/ Yet another pension question

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subtle 12 Jun 2019

Ok, trying to figure out how much I "need" in my pension pot for retirement - a broad question I know!

I read the following, and wonder if this is decent enough advice :- " However, a very rough rule of thumb is that for every £1,000 you have in a pension pot you should expect to get roughly £1 per week in income from age 65"

So, if my pension pot was £100K then I should get £100 per week?

And if it were £200K then that would be £200 per week?

Would that be decent enough guide for me to try and see if my retirement pot is needing topped up etc.

MG 12 Jun 2019
In reply to subtle:

If you take a pessimistic view that your savings/investments will cover inflation plus costs and no more, then your income simply becomes pot/years-expect-be-retired.  So if you have £100k and expect to be retired for 30 years, you will have an income of £64/week.

PaulW 12 Jun 2019
In reply to subtle:

Have a play with one of the online annuity rate calculators to see what they are offering 65 year olds with 100K right now. That will give you a starting point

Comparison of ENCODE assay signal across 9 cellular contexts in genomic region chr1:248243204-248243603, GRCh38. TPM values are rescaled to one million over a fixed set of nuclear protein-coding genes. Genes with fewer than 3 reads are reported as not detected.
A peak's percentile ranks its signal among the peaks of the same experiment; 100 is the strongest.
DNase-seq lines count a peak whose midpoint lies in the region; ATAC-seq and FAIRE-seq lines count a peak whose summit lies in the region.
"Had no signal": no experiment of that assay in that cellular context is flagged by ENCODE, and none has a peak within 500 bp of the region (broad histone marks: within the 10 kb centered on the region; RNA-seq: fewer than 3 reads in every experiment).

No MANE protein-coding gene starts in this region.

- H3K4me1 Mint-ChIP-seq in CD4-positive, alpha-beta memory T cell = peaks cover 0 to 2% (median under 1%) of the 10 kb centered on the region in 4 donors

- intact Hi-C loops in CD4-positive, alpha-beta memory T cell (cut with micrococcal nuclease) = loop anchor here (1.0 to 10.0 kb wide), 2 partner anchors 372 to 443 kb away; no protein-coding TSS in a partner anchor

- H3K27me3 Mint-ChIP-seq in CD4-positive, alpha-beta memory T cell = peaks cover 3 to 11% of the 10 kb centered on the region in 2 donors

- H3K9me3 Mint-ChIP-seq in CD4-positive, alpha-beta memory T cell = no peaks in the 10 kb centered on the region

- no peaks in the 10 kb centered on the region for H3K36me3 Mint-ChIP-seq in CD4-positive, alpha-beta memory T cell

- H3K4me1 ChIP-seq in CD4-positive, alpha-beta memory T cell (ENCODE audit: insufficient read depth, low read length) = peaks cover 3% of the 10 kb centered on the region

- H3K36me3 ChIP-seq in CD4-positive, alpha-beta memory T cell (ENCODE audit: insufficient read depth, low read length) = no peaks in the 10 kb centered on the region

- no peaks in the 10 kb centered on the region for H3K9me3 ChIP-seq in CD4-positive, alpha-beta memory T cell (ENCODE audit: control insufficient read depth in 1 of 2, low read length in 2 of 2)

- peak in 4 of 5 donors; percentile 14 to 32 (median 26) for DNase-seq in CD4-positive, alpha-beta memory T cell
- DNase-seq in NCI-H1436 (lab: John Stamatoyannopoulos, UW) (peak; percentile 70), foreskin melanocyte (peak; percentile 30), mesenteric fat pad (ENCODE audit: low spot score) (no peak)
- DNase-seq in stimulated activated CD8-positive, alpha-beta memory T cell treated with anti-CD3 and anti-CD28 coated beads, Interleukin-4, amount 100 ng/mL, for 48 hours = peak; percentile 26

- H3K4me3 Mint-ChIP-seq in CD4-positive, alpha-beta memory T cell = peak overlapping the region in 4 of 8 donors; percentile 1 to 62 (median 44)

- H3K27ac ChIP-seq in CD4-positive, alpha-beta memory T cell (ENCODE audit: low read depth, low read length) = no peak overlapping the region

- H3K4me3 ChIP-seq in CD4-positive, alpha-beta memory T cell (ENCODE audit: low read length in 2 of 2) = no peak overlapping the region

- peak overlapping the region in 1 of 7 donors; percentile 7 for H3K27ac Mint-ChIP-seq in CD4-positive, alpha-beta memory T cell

Not saying an annuity is the best solution, though it may well be the safest long term

Eric9Points 12 Jun 2019
In reply to PaulW:

If you want to live off the interest and leave the capital to your children or the cat, the rule of thumb is that you can take 4% out a year.

That would give you about £80 a week.

Note that the state pension will give you about £8K a year. You can check how much you'll get on the government website if you haven't paid NI for significant lengths of time.

Post edited at 19:29
In reply to Eric9Points:

My work has a Fidelity Pension scheme and they have some tools that you might be able to utilise:


kaiser 12 Jun 2019
In reply to subtle:

Your rough figures are a reasonable guide I would say.  

You may eligible for the state pension too which is c.£130 p/w

Darron 12 Jun 2019
In reply to subtle:

Annuities have improved a little (still better options though). I noticed recently that £100k would get you £6000 a year.

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